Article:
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Frequently Asked Questions

About Schols…

As a Scholar…

About Schols…

Q. Who are the Scholars?
Trinity College has always had its Scholars, students who are selected on merit and given certain benefits during their time in College. At present Scholarships are awarded in all courses to students showing outstanding achievement in a set of non-compulsory exams that are typically taken in their Senior Freshman year. Benefits include free rooms on campus from October to June, the waiving of fees and registration charges, and the right dine on Commons for free.
Q. What is Commons?
Commons is a three-course meal served each weekday in the Dining Hall on campus. It has been around for centuries, and was originally attended by almost all of the College population where they might meet and discuss ideas. Before and after Commons, one of the Scholars gets up and recites a traditional Grace, in Latin, from memory. Today anyone can go to Commons if they purchase a voucher from the Enquiries Office in Front Square. Fellows and Scholars get their Commons meal for free.
Q. How many Scholars are there?
The number of Scholars varies each year depending on how many are elected, and how many Scholars will reach the end of their tenure (up to five years - see question on how long Scholarship lasts below). Currently there are around 350 Scholars.
Q. How do I become a Scholar?
Put simply, you need to get a first class honour grade in the Scholarship Exams of your chosen course. To sit the exams you must at least be in your Senior Freshman (second) year. Application forms are available in Michaelmas term, on which you detail the courses you are nominating yourself for examination in. The exams are taken in early January, and the results of those elected to Scholarship are announced by the Provost from the steps of the Exam Hall on Trinity Monday (in April; the first Monday of Trinity Term).
Q. When do I take the Schol exams?
The Schol exams take place in early January, before the beginning of Hilary term.
Q. What material is covered by the Schol exams?
The Scholarship exams are not common exams, and are different for each course. The standard of questions is usually higher than for Senior Freshman end-of-year exams, and might require a broader knowledge and deeper understanding of the topic being examined. Depending on the course being studied, the exams can cover anything from the first two years of study, and may even include topics which are not due to be covered in class until Hilary Term of Senior Freshman year. More details are available from the College Calendar, and anyone considering taking the exams should get in contact with their lecturers and/or Director of Teaching & Learning in their School for more information.
Q. I don't feel confident that I'll get Schol. Is there any point in sitting the exams?
Yes there is. The exams are voluntary, so you don't have to sit them, but there is an obvious benefit of taking the exam even if you don't get Schol. Taking them gets you to study harder and earlier in the year than a lot of students normally do - you may well find yourself surprisingly well prepared for your summer exams, even before Trinity term begins.
Q. What are exemptions?
Since the review of Scholarship in 2008, there are no longer any exemptions.
Q. What happens if I fail the Schol exams?
Nothing. The exams are taken voluntarily, and if you withdraw or fail there are no penalties.
Q. Can I view a breakdown of my marks?
The results of the Scholarship examination are available to students through their School, Course Office or Course co-ordinator depending on the set up of their course within the Faculty. A breakdown of the results of each paper can be acquired, as well as a breakdown of each paper, so that students can assess their performance in each question.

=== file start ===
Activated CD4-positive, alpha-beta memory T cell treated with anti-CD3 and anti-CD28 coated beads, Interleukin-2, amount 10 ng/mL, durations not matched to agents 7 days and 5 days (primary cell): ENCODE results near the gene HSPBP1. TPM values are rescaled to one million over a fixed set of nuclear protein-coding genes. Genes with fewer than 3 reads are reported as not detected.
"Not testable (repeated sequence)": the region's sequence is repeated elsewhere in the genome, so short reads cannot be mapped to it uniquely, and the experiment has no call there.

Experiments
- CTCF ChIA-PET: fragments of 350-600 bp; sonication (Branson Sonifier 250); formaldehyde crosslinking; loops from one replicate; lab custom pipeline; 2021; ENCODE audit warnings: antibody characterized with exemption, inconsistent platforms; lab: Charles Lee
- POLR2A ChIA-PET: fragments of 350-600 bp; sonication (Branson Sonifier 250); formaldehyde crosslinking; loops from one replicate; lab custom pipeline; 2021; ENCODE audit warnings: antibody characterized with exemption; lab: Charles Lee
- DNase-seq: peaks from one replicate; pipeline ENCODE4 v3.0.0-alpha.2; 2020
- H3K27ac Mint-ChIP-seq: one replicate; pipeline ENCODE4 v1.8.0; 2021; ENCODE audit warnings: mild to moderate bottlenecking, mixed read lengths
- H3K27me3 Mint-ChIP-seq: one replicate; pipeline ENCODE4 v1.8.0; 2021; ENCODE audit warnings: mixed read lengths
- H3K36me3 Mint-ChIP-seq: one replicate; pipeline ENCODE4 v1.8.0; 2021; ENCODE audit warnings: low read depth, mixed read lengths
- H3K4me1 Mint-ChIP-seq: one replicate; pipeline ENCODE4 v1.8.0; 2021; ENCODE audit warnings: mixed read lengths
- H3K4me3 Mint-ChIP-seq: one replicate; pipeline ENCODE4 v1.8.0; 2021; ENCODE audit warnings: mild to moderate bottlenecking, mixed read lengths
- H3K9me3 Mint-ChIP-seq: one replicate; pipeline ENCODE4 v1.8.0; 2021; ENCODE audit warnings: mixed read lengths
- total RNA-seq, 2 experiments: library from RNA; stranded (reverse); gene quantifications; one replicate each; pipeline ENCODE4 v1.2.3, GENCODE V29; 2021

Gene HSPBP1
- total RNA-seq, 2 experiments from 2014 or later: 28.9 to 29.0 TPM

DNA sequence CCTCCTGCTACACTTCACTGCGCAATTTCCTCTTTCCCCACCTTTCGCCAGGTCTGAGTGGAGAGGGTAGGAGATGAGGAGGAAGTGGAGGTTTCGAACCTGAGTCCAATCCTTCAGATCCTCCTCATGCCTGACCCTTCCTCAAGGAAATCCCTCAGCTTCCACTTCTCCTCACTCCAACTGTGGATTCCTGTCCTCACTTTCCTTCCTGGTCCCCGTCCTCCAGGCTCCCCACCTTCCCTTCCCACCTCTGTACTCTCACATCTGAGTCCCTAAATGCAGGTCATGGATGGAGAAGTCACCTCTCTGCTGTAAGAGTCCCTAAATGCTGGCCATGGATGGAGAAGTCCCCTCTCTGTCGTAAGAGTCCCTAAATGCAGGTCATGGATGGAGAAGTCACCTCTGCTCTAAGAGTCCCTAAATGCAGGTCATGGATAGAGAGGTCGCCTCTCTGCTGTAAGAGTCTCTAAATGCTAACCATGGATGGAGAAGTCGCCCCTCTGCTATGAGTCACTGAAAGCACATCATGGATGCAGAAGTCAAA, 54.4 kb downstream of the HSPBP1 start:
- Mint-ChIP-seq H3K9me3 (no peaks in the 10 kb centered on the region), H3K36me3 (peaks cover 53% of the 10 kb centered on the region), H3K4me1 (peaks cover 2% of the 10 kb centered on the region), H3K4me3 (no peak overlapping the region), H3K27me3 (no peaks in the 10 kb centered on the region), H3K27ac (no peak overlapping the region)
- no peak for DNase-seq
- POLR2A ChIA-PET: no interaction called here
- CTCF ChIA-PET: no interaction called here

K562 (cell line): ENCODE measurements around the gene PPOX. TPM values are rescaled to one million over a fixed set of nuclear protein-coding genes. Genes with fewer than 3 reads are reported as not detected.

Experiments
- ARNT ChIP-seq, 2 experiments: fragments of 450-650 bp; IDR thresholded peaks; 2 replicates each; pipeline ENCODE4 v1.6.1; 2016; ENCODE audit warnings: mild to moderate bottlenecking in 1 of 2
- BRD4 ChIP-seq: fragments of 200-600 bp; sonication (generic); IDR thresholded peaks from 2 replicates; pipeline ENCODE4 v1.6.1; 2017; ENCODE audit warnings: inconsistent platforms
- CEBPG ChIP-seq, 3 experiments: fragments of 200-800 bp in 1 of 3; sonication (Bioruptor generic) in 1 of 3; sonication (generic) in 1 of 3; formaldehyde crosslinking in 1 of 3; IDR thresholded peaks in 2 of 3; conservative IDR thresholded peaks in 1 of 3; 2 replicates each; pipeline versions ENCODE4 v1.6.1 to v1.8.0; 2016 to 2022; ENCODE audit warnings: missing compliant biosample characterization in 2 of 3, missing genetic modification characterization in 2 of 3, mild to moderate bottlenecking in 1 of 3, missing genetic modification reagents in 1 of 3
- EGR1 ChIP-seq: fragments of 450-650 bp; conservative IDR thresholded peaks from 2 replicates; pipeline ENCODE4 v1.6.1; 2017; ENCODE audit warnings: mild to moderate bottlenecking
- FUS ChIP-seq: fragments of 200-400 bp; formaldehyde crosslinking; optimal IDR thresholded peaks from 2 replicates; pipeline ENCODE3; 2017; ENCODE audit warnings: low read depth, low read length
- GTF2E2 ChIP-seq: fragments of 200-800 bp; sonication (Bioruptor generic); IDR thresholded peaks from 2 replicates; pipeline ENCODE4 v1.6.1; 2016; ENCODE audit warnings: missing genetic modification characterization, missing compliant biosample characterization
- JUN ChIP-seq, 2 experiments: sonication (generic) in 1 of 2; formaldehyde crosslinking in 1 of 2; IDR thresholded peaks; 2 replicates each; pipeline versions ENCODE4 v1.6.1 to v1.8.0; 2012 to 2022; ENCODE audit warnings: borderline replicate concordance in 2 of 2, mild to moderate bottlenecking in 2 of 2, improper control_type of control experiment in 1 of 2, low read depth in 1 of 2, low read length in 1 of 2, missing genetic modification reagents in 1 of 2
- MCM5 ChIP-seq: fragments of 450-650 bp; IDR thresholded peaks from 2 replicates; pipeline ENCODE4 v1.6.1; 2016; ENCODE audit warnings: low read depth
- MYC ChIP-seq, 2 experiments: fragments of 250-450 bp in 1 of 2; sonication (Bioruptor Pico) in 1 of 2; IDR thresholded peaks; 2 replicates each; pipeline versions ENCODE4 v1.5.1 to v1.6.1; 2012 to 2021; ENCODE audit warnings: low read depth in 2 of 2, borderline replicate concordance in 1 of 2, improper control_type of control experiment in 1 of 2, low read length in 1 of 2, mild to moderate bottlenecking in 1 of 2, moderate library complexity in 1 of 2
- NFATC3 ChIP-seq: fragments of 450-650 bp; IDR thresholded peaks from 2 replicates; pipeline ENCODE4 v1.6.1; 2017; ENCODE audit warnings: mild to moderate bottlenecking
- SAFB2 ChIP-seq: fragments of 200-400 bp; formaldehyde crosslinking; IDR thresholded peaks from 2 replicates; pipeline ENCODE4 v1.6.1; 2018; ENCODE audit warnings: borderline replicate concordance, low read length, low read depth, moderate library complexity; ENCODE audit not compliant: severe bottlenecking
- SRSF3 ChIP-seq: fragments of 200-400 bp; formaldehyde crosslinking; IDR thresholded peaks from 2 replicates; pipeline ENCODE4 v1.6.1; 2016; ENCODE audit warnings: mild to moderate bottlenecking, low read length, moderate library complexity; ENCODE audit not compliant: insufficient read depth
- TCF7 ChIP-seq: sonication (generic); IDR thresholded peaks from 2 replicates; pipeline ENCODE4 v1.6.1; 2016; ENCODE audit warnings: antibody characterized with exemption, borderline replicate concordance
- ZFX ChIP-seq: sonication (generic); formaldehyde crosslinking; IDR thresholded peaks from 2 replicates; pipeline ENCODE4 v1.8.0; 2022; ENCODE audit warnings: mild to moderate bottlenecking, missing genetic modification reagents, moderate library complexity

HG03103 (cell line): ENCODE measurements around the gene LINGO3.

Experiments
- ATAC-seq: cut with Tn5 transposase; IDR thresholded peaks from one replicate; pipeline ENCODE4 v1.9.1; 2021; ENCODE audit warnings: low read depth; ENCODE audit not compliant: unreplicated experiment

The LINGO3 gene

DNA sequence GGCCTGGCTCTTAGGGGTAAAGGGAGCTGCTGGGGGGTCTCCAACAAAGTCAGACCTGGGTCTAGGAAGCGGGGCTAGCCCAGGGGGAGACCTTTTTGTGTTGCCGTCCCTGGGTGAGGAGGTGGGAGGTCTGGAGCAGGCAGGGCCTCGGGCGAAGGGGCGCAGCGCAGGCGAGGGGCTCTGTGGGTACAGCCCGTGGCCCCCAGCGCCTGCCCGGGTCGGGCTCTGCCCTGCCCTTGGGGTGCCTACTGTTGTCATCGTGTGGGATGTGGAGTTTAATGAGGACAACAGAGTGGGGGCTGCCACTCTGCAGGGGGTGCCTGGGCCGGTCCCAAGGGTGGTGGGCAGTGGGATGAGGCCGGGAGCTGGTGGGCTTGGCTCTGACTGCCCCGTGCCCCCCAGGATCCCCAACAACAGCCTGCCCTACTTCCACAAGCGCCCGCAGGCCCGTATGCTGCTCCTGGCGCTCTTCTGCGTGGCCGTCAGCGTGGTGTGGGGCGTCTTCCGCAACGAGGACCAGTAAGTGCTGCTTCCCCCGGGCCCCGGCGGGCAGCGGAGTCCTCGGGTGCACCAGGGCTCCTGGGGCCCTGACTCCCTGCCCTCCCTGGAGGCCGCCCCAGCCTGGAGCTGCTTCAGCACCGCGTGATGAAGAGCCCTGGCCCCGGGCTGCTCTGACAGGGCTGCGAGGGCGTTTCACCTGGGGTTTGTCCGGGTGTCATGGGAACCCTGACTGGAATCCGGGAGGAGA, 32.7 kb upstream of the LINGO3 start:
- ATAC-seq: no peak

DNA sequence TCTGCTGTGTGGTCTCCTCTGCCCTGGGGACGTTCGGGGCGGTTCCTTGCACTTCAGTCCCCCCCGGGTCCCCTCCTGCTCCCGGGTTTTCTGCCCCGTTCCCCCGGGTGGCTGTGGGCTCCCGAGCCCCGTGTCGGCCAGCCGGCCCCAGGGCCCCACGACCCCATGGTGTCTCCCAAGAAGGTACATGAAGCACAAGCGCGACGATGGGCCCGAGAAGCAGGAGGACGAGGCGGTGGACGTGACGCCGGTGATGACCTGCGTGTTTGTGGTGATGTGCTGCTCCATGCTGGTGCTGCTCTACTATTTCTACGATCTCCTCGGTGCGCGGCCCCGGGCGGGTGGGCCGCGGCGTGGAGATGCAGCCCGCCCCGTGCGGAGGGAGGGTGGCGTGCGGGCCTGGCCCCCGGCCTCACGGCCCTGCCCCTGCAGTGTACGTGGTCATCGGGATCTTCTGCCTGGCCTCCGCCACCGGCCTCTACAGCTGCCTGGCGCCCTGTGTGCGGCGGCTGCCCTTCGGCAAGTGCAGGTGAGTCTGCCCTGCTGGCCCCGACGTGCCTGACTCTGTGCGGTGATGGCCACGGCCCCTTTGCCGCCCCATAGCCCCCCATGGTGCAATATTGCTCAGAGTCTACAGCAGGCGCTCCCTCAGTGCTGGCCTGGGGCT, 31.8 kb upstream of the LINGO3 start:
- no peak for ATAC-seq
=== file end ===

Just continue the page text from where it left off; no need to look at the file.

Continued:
Q. Can I take the exams in my third (Junior Sophister) year?
Generally speaking, no. From the 2013/2014 academic year onwards, the Scholarship examination may only be taken by students in the Senior Freshman year, except in exceptional circumstances. These exceptional circumstances include being away on Erasmus in the Senior Freshman year, illness, or personal bereavement.
Q. How long does the Scholarship last?
Generally speaking, your Scholarship can last up to five years from when you get it. According to the Calendar, the 'Foundation scholars hold their scholarships normally either until the end of the June quarter following the date at which they become or might have become masters in arts, or until the end of the June quarter of the fifth year following their election, whichever of these two dates is the earlier, except when permission has been given for a scholar to intermit the tenure'.
Q. What's the difference between Foundation and Non-Foundation Scholars?
The number of Scholars of the House, or Foundation Scholars, is fixed at 70. All the rest of the Scholars are termed Non-Foundation Scholars. In practical terms there is very little difference between them - both classes of Scholar get the same entitlements. The only difference is that Foundation scholars still have the right to vote, alongside the Fellows, on certain changes to the Statutes of the University. In the 1637 Charter, the Body Corporate or governing body of College was established as the Provost, seven Fellows and seventy Scholars. These are the seventy Foundation scholars we talk about today, although Trinity has changed a lot in the meantime and Scholars are not as influential in terms of the control of College as they once were. Over time, as the College population grew, Non-Foundation Scholarships were initiated as a means of awarding Scholarships to those students of merit whom the College did not want to give too much power to, such as Catholic students, women, and students of 'newer' courses that were not the traditional theology, philosophy and classics. Foundation Scholarships are awarded to those students gaining the highest marks in the Scholarship exams, and to enough of them so that the number of Foundation Scholars whose tenure is expiring is balanced and the number remains at seventy.
Q. What are the entitlements of a Scholar?